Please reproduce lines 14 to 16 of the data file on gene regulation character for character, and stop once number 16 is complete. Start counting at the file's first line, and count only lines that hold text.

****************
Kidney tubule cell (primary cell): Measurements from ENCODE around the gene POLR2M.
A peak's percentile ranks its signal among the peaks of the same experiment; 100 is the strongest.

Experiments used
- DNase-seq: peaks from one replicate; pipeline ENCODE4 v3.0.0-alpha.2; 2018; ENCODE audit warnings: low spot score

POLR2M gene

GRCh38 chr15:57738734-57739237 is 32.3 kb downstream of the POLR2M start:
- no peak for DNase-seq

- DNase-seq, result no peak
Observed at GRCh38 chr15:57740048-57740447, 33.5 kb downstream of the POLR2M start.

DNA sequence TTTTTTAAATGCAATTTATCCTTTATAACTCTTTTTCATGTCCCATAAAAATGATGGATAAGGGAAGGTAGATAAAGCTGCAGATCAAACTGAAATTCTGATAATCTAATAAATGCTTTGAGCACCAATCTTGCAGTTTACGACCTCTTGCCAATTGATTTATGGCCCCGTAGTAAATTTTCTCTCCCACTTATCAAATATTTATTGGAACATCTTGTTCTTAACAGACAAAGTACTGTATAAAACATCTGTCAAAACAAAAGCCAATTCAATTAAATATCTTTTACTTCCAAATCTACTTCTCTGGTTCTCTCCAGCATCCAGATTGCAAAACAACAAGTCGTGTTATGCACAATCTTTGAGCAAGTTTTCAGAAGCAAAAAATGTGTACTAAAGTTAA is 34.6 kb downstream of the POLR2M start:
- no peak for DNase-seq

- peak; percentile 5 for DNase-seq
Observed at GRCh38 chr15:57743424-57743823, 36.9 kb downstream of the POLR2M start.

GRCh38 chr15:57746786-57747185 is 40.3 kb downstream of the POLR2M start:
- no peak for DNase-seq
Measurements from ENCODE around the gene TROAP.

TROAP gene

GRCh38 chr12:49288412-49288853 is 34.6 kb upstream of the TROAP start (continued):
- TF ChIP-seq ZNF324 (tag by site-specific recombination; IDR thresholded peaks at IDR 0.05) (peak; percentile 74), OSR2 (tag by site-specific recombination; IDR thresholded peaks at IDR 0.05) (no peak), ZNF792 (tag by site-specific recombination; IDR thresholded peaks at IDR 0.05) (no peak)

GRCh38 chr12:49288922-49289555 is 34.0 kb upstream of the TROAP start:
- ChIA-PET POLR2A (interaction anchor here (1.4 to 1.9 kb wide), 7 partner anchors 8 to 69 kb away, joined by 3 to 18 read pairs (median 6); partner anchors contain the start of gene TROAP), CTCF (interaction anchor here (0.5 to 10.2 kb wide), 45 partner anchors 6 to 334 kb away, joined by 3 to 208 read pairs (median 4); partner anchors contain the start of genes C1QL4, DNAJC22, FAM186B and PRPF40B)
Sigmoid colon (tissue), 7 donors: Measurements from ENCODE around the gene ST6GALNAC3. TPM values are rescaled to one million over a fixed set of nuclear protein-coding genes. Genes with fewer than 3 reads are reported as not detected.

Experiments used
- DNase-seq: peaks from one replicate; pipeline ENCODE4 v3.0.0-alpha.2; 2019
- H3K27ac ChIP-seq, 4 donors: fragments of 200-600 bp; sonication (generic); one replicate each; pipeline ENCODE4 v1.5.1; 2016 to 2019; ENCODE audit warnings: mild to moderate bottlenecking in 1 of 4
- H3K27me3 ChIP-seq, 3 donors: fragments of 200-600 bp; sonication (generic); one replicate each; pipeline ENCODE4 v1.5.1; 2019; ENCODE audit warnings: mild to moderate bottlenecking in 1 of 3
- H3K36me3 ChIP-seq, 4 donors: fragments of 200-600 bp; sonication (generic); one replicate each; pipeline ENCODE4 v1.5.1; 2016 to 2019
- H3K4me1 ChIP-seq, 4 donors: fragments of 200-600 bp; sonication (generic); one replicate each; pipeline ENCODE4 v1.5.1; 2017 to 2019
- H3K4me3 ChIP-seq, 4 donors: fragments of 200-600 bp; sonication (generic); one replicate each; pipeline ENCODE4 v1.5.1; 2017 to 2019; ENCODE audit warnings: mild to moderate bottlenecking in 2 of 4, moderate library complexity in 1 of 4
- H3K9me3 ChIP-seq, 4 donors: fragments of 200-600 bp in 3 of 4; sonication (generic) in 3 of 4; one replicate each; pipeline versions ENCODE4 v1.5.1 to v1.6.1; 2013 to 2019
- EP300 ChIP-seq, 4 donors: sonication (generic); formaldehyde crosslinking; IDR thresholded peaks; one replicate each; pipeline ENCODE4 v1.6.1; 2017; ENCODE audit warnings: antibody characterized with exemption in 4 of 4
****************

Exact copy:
GRCh38 chr15:57746786-57747185 is 40.3 kb downstream of the POLR2M start:
- no peak for DNase-seq
Measurements from ENCODE around the gene TROAP.